Chewing The Cud

Video Content


Other than just meeting the assignment criteria, I couldn’t think of a purpose for my video.

The week three readings, podcast, and seminar discussions challenged me on this, and inevitably changed my thinking. I hadn’t considered the concept of authenticity regarding my business brand.

Previously I had wanted to give the impression that ‘Chewing The Cud’ was a medium size agency with a team of professionals working in the background. But without a face and a (real) name there is no personal touch, there is no connection, and there is certainly no instant trust established.


Old style vlogging (little to no editing) vs modern vlogging (lots of cuts/edits) and how that impacts the audience perception on authenticity, really impacted how I went about my video. I wanted to genuinely connect to my audience.

I decided to film my whole video in one take, just like a conversation in real life. I achieved this (the edits you see in the video are only because I went over two minutes), but that doesn’t mean I said everything exactly as I meant to. But it was raw, and it was me, and it hopefully came across as authentic.

Equipment and Production

I had planned on adding lots of b-roll, transitions, sounds effects and animations. As discussed above, my thoughts on “authenticity” changed all that and meant I was now going to film at home in front of my desk.


My office has a westerly facing window on one wall, which means quite a good amount of natural light coming through, particularly in the afternoon. I trialled filming at night, but whilst creating a nice moody feel, it wasn’t what I was after, and the shadows/light reflections off my glasses were an issue. In the end, I used a piece of white corflute to reflect the natural light to the right side of my face. I also placed two led lights with blue filters (in-line with the brand) on my desk to subtly give it more depth.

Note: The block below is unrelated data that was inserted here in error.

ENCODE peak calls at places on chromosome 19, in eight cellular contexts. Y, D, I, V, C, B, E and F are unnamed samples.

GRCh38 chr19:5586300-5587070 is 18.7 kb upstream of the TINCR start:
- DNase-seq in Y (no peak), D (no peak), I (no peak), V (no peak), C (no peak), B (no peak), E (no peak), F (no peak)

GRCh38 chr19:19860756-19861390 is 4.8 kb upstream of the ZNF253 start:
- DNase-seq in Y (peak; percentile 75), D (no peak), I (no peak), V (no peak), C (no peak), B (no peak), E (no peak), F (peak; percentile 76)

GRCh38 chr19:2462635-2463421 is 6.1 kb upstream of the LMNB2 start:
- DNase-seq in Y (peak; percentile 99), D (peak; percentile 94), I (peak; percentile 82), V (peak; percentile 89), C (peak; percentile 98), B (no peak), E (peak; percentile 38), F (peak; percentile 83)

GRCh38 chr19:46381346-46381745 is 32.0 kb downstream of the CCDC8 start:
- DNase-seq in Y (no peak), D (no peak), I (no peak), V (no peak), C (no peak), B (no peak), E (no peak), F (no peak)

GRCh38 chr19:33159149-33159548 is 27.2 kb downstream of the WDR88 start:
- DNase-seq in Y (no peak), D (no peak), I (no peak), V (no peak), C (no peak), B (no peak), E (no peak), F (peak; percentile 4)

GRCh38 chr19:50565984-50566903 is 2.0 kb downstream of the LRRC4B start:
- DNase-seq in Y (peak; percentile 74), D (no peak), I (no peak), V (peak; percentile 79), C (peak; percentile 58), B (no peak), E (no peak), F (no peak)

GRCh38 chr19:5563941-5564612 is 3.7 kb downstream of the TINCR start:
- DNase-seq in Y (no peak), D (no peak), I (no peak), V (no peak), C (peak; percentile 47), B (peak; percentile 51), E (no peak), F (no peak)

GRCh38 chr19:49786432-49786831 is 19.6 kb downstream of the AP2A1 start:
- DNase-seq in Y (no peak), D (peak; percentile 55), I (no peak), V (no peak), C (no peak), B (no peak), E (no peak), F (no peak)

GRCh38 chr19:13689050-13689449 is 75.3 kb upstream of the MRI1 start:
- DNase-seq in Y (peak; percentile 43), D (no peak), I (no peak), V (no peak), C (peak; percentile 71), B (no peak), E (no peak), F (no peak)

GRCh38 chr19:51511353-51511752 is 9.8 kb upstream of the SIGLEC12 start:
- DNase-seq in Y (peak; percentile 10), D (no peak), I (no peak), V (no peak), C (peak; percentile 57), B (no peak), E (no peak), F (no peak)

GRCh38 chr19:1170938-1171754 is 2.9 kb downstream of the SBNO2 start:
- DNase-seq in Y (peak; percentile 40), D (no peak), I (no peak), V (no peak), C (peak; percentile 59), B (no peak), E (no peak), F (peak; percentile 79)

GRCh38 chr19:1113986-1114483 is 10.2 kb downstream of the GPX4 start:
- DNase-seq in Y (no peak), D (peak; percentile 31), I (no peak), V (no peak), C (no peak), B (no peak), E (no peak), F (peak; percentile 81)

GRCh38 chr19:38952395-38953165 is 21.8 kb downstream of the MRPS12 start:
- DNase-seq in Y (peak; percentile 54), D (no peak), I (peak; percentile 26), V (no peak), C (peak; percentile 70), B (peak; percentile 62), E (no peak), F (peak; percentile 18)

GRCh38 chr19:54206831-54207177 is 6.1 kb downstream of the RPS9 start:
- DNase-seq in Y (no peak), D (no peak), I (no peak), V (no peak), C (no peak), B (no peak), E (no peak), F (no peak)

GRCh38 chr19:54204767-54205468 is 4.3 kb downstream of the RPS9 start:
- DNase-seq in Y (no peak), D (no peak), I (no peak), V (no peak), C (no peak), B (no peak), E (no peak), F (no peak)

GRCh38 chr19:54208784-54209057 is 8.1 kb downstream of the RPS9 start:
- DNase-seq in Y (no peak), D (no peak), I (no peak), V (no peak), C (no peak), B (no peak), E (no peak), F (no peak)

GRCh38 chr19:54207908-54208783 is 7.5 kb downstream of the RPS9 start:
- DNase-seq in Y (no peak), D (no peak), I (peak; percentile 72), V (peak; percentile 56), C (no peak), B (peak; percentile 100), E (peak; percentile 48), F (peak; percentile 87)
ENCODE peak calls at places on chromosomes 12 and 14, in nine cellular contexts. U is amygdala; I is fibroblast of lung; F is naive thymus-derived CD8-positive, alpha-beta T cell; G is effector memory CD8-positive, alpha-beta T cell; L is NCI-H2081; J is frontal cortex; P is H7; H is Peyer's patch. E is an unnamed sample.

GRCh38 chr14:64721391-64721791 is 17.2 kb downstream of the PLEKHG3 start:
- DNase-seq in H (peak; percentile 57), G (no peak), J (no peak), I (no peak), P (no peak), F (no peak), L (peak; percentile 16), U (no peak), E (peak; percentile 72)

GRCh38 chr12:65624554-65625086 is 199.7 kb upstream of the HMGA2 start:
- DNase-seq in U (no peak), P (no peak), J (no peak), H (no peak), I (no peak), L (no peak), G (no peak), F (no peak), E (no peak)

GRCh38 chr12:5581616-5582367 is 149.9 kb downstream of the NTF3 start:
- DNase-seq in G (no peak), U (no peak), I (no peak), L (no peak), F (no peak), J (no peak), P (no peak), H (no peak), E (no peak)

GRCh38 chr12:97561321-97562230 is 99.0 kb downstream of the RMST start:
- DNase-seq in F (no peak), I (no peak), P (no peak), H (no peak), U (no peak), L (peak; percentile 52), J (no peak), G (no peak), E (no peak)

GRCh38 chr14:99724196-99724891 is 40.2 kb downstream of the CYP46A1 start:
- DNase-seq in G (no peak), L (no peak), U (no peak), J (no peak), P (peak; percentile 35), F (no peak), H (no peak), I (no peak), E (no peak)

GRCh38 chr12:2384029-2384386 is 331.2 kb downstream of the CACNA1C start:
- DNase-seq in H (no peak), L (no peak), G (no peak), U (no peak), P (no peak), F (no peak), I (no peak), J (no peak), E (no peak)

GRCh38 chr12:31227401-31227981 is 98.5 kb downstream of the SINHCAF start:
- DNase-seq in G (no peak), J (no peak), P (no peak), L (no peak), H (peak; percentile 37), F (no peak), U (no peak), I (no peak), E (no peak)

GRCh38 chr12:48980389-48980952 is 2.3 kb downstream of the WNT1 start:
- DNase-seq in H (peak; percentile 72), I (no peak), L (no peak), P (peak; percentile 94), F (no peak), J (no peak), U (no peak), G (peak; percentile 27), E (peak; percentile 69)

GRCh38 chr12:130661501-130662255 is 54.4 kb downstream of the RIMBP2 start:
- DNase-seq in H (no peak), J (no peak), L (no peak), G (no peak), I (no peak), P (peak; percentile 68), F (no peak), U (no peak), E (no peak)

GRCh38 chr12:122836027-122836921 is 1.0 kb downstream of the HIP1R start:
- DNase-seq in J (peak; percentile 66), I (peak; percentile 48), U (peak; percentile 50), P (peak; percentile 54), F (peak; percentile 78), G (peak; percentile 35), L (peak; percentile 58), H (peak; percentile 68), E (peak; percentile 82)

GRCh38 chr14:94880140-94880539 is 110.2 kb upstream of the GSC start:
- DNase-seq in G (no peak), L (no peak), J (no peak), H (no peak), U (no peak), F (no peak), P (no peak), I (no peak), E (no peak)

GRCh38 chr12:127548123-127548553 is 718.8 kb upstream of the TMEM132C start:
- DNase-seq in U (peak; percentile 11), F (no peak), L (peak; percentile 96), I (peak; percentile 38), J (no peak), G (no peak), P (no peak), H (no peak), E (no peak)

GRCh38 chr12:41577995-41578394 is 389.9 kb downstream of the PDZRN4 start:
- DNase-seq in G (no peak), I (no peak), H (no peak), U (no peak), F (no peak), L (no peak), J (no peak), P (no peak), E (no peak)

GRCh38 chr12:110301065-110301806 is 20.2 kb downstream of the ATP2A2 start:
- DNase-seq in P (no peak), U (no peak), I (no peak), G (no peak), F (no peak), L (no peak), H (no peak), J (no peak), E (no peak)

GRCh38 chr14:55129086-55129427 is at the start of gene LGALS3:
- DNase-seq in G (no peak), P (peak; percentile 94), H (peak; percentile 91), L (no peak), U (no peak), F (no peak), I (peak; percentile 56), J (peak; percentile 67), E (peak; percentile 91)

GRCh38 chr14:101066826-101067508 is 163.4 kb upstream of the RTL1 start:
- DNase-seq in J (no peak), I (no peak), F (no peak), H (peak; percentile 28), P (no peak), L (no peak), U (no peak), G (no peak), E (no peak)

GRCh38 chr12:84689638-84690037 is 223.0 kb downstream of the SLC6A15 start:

Framing and Positioning

I followed the rule of thirds by positioning myself in such a way that the centre of my glasses intersected the top and right thirds. I also positioned the camera such that the shelf above my desk was in line with the top third, naturally drawing the audience to my eye line.

Shot Composition

I removed the junk that was on my shelf and replaced it with a row of frisbees as this is both something that I mention in the video, and something that has been a large part of my life for the last 15 years. I also had my website showing on the screens as this video was targeted at potential future clients.

Engagement with Audience

Other than two brief moments, I managed to stare at the lens for the whole video. Doing this hopefully allowed me to engage better with the audience.


I have a wireless lapel mic and used it to record the audio straight to my camera. I also made sure the windows were shut in the room to avoid any outside noise. I decided against an on-camera video mic as it is directional and would have picked up the hum of the computer directly behind me.

Lessons Learned

Planning vs Taking Opportunities

My four-month-old son didn’t get the memo that he needs to be quiet while I’m trying to film. Planning when to film can only get you so far, being ready to film in the small window of opportunity you might get (wind/rain etc) is crucial.

Cameraman and Talent

When I’m behind the camera I can make sure that the subject is in focus. I can also test the audio and make sure the microphone is working as intended. Doing both things from in front of the camera proved to be more difficult. Other than trial and error, I didn’t work out a good solution for this, and you’ll notice my face is a little out of focus.

Music: “hey” (CC BY 2.0)